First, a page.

Floria Sigismondi's 'The Turning' Showcases the Horrors of Being a Woman

Floria Sigismondi's 'The Turning' Showcases the Horrors of Being a Woman
Photo: Floria Sigismondi
In one of the most tender scenes in new horror film The Turning, Mackenzie Davis's character Kate teaches Brooklynn Prince's Flora how to put on a "brave face." As director Floria Sigismondi tells Exclaim!, the scene was inspired by David Bowie.
 
The story, as Sigismondi recalls, occurred when Bowie went to talk to some schoolchildren and noticed a boy who was very shy and withdrawn, she says. Bowie went to the child, put on a metaphorical "brave face: and also gave the boy one. "[Bowie] gave [the kid] sort of this armour to go and face the world with," Sigismondi says. "I thought that was such a beautiful story [about] giving someone strength through this very imaginative and visible way."
 
The Turning, adapted from Henry James' 1898 novella The Turn of the Screw, is about an aspiring teacher who secures a job as a live-in tutor for Flora in a big, old house. Kate wants Flora to be brave, in the way she herself learned from her mother, so she teaches Flora how to put on her "brave face," an invisible mask worn against the world. The two girls roar mightily after they've put their faces on. It's touching, not just because of how sweet the scene is, but because it's a gentle moment of solidarity — something shared just between the two girls under bright sunlight, away from the overbearing house, and out of view of the film's terrifying male characters.
 
Sigismondi's adaptation of James' story brings her own experience to it, adding a relevant texture that makes it more interesting. "I really wanted to make it female-centric," Sigismondi says. "[Some] elements I took from the book and kind of dove in there and then made it our own."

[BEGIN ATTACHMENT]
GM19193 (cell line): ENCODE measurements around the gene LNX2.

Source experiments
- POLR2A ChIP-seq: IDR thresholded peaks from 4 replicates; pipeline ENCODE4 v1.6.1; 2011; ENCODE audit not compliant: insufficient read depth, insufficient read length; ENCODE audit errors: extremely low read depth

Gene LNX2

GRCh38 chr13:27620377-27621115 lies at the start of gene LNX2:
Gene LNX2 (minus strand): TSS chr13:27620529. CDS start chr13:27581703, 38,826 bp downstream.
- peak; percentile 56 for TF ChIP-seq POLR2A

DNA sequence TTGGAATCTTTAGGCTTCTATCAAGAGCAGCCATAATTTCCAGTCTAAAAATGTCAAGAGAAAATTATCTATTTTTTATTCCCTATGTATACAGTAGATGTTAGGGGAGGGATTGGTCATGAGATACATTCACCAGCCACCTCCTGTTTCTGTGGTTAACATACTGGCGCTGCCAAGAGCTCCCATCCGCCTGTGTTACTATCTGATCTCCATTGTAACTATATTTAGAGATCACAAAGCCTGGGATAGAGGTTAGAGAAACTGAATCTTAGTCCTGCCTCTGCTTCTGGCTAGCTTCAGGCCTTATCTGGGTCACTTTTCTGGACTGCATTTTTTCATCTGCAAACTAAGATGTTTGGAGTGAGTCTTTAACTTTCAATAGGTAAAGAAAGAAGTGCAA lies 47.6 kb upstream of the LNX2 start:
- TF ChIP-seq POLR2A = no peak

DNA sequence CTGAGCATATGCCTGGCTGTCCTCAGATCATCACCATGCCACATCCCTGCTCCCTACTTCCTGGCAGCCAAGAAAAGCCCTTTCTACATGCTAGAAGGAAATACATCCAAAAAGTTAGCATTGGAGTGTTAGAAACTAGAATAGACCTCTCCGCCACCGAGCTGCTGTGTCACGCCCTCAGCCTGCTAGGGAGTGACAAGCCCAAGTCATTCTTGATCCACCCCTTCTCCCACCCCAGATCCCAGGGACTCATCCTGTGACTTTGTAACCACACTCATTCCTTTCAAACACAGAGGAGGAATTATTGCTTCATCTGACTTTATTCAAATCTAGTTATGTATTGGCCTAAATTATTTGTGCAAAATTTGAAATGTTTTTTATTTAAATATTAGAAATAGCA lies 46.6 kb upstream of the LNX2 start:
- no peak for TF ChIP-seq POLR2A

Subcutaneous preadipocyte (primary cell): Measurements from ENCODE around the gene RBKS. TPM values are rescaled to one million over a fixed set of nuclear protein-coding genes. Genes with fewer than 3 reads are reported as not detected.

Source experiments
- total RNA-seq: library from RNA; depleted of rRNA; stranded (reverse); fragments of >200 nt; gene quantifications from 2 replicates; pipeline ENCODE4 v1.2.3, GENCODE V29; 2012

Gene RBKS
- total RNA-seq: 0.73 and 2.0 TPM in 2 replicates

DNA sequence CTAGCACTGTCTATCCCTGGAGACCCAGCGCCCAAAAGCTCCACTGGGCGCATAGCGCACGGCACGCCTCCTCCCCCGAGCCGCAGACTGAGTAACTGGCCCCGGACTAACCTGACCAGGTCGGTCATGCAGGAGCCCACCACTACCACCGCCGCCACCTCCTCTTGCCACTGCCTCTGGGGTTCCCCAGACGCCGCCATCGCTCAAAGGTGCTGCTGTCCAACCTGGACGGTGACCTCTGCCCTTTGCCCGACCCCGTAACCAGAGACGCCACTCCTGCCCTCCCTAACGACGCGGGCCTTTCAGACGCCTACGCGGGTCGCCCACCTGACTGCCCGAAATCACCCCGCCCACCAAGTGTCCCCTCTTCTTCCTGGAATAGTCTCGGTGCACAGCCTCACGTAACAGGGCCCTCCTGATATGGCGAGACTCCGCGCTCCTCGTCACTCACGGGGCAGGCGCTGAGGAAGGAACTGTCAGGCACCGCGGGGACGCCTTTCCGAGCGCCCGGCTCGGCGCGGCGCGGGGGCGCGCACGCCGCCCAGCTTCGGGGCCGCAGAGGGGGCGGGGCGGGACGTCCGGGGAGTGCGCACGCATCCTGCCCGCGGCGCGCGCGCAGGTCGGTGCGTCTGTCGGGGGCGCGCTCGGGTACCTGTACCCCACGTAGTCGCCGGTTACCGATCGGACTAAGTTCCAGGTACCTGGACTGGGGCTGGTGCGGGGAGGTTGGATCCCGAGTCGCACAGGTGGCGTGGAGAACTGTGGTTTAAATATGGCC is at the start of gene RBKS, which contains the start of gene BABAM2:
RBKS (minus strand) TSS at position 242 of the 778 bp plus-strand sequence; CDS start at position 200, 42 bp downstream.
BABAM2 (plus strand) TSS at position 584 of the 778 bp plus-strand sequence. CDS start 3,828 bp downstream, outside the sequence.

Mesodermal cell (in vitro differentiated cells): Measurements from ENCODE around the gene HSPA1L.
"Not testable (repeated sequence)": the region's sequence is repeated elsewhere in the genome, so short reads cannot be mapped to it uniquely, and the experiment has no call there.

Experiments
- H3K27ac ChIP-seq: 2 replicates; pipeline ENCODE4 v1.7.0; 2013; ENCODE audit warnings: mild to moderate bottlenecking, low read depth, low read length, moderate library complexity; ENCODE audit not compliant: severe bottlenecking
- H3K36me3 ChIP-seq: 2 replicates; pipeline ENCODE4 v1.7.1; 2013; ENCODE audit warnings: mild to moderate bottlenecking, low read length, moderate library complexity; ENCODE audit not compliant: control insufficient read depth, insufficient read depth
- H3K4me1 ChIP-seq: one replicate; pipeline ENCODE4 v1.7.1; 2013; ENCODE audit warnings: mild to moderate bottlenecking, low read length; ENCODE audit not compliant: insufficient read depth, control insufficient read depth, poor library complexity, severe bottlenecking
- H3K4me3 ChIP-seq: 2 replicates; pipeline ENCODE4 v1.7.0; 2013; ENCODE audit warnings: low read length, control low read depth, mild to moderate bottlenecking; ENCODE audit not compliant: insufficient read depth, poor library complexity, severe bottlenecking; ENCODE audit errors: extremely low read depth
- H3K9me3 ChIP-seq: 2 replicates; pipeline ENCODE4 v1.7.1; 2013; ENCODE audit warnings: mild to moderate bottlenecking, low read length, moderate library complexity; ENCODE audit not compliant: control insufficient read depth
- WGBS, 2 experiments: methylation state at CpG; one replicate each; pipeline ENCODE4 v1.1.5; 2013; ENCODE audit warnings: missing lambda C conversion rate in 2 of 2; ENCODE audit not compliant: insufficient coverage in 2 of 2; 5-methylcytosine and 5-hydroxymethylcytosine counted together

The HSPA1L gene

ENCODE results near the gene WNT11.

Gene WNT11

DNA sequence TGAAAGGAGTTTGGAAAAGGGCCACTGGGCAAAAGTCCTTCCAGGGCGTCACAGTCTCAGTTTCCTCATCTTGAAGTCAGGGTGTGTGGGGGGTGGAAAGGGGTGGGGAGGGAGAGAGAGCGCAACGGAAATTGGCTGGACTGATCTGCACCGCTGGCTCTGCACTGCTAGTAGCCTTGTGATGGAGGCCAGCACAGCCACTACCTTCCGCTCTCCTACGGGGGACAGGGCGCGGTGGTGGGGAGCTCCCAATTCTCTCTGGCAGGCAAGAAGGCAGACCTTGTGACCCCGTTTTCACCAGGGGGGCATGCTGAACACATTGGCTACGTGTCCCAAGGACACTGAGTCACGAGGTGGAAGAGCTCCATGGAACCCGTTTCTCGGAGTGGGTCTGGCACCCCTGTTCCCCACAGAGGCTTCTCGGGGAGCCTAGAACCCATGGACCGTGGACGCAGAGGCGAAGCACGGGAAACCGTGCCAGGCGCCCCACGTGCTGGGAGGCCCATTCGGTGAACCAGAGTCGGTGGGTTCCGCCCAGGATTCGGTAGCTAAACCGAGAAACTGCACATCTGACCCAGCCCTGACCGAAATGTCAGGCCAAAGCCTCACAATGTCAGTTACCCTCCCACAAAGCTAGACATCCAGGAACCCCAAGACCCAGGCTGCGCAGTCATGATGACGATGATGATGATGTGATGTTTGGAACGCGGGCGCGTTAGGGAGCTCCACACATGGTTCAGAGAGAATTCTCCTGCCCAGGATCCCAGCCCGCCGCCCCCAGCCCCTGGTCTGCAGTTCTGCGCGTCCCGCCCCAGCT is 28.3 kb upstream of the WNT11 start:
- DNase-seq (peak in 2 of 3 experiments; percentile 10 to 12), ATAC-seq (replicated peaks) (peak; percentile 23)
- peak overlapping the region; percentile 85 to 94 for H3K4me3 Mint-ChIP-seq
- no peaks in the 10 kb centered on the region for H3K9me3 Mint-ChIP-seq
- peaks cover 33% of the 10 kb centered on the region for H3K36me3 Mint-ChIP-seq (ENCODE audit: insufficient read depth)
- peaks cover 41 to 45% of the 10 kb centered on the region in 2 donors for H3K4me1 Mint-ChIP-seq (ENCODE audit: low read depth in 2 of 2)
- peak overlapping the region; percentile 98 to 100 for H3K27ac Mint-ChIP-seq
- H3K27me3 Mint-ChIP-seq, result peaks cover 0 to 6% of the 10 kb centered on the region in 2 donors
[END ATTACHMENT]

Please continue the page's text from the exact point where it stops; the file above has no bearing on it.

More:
The "brave face" scene is important, because most other times, Kate is being terrorized by the ghost of deceased riding instructor Quint, or by the loud and rambunctious presence of Flora's brother Miles (Finn Wolfhard), who has no respect for Kate, because he's learned no other way to be toward women. Quint, played terrifyingly by Niall Greig Fulton, is a scoundrel who terrorized and raped Flora's previous tutor, Miss Jessel.
 
"Those kinds of [rape scenes] are very hard for me to watch in films," Sigismondi admits, "and I normally want to tune out." While she did include such a scene in her film, Sigismondi made sure to do it in a responsible way. "You know, as a woman directing that scene, watching a fellow female actor going through that scene and she has to access these places that are quite dark and disturbing, we really have to be there for each other and create a super safe environment."
 
This scene in The Turning is shown by not really being shown. It's represented through Quint's ghost, disarticulated hands and his voice. It is horrifying and brutal, but it's not gratuitous, lasting only long enough to show "toxic masculinity at its worst," Sigismondi says.
 
Another scene, where during a game of "flashlight tag," Kate is terrorized by Miles and/or Quint's flashlight, is similarly brutal and thematically on point. "You're in a parking lot and there's nobody around and it's night-time, [and] someone does follow you and what do you do?" Sigismondi says. "Every woman has felt that experience." The flashlight tag scene is the most menacing iteration of the male gaze, showing us how violent it can be. Sigismondi says she wanted to articulate how being tormented by a presence like Quint's, or by a young boy who's learning toxic masculinity, "can drive you mad."
 
"Quint, to me, is that sort of passed-down abusive masculinity that is learned," she says. It's generational abuse that Miles is in the process of taking on. "Miles [is] at that choice: what kind of man am I going to be?"
 
While Sigismondi's film raises the question of whether and how toxicity can drive one to madness, it doesn't provide a direct answer. Kate comes into the kids' home psychologically loaded: "Even though she comes in very confident, fresh, there are little hints, you know, from her mother and her roommate," Sigismondi says. "Are these her experiences she's bringing to the table, or experiences [that] really happened in the house?
 
"The kids, they're taunting her, do they drive her mad or is it the Pandora's box within her that gets opened?"
 
James' novella has historically divided scholars and readers alike with its ambiguity and refusal to be pinned down by a "correct" interpretation. What Sigismondi shows us is that it doesn't matter whether we get a right one, what matters is that we get meaning for ourselves.
 
"I want to leave it up to interpretation," Sigismondi says.